Ministers 'must do more' to promote electric vehicles
Campaigners say much more needs to be done to help persuade motorists to switch to electric vehicles.
The government offers a subsidy, or "plug in grant", of up to £5000 for new electric cars and £8000 for vans.
Groups like Greenpeace, WWF and Friends of the Earth admit it's a start but say more encouragement is needed.
The van subsidy only came in last month, but when it was introduced for electric cars in 2011 fewer than 1000 people signed up.
One of the campaigners' main demands is that ministers build thousands more charge points to tackle so called "range anxiety".
They believe the fear of running out of battery power on journeys is a major psychological stumbling block for many motorists.
They also want more congestion charge zones which would be free for electric vehicles, more money put into the research and development, and for ministers to lead by example by making the switch themselves.
Andrew Pendleton, from Friends of the Earth, said: "If we don't invest in electric vehicles then driving will become the preserve of the rich only.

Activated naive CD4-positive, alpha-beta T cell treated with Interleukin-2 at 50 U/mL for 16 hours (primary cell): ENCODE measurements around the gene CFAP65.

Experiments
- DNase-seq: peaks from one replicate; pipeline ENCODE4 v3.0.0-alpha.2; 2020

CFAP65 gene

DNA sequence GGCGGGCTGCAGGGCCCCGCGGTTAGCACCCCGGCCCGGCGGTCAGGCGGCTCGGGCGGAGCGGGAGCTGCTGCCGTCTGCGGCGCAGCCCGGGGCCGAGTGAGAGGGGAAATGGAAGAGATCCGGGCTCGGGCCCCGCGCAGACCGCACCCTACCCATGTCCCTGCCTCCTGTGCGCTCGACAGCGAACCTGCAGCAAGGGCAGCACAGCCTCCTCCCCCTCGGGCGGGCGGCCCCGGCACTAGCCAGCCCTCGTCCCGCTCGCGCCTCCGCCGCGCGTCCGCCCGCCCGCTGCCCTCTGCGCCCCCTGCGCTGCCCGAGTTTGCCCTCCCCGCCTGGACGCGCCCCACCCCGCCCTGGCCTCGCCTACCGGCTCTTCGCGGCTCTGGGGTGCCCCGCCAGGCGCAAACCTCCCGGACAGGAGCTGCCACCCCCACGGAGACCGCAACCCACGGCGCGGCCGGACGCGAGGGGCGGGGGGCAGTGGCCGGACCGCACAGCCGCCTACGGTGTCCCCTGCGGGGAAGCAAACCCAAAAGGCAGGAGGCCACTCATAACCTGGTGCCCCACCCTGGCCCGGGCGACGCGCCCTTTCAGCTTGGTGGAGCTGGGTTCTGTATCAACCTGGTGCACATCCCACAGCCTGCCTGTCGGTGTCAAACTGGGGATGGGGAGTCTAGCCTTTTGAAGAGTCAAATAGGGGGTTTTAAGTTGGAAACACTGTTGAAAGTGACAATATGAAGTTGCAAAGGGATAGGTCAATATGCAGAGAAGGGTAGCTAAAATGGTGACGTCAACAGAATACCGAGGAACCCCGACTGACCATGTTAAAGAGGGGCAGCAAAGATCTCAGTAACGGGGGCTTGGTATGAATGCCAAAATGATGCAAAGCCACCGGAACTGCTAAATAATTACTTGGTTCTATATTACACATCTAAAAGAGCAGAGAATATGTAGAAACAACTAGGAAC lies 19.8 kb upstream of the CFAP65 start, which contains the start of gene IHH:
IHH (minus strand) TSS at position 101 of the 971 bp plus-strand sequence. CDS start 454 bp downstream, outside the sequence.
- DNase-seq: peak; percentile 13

"Petrol is going to go up and up and up in price and [we] are not going to be able to afford to do it.
"This isn't just important for environmental reasons but it's also massively important that driving remains an affordable thing to do."
White van driver Tommy Linstead from Cambridge is exactly the type of motorist campaigners hope can be persuaded to switch.
The 21-year-old tried out an electric van for Newsbeat and was impressed.
"I thought it was going to be a bit naff," he said.
"It's a bit sluggish to start with but once you get up to speed it's pretty quick - I like it."
The Smith Edison van he tried out is one of seven vans eligible for the government grant.
It costs £54,000 but doesn't pay road tax, congestion zone charges or fuel duty - and it costs about £2 for a full (six hour) charge that will take it 80 to 100 miles.
"It's very, very expensive but with the cost of diesel getting higher and higher this van will probably come down in a couple of years and then it will probably become a very worthwhile investment," said Tommy.
In a statement, Transport Minister Norman Baker said the government was "absolutely committed" to supporting low emission vehicles.
"They are essential in making reductions in CO2 emissions from road transport," said Mr Baker.
"That is why we have dedicated over £400m to promote this agenda for the lifetime of this Parliament.
"This includes funding for consumer grants of up to £5,000 for plug-in cars and up to £8,000 for plug-in vans, £30m to kick-start the installation of recharging points throughout the UK and £82m for research, development and procurement programmes into low carbon technology within the UK automotive industry."